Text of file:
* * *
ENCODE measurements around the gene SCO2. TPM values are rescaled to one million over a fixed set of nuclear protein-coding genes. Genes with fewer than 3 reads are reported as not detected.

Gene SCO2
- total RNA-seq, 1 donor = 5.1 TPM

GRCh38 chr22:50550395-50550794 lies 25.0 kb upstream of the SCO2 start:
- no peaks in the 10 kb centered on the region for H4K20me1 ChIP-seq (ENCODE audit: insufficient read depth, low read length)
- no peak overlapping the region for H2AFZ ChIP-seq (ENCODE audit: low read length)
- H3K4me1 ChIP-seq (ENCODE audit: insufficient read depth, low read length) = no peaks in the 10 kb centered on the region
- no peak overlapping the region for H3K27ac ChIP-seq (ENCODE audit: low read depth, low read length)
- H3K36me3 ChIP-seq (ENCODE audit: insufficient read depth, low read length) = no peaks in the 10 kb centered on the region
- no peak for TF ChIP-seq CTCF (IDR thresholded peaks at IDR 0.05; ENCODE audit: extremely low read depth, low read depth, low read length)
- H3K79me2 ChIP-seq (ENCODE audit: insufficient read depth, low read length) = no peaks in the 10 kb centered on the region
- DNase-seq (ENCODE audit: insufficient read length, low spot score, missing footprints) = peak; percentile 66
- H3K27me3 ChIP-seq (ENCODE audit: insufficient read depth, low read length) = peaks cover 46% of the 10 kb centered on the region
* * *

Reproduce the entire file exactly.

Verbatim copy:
ENCODE measurements around the gene SCO2. TPM values are rescaled to one million over a fixed set of nuclear protein-coding genes. Genes with fewer than 3 reads are reported as not detected.

Gene SCO2
- total RNA-seq, 1 donor = 5.1 TPM

GRCh38 chr22:50550395-50550794 lies 25.0 kb upstream of the SCO2 start:
- no peaks in the 10 kb centered on the region for H4K20me1 ChIP-seq (ENCODE audit: insufficient read depth, low read length)
- no peak overlapping the region for H2AFZ ChIP-seq (ENCODE audit: low read length)
- H3K4me1 ChIP-seq (ENCODE audit: insufficient read depth, low read length) = no peaks in the 10 kb centered on the region
- no peak overlapping the region for H3K27ac ChIP-seq (ENCODE audit: low read depth, low read length)
- H3K36me3 ChIP-seq (ENCODE audit: insufficient read depth, low read length) = no peaks in the 10 kb centered on the region
- no peak for TF ChIP-seq CTCF (IDR thresholded peaks at IDR 0.05; ENCODE audit: extremely low read depth, low read depth, low read length)
- H3K79me2 ChIP-seq (ENCODE audit: insufficient read depth, low read length) = no peaks in the 10 kb centered on the region
- DNase-seq (ENCODE audit: insufficient read length, low spot score, missing footprints) = peak; percentile 66
- H3K27me3 ChIP-seq (ENCODE audit: insufficient read depth, low read length) = peaks cover 46% of the 10 kb centered on the region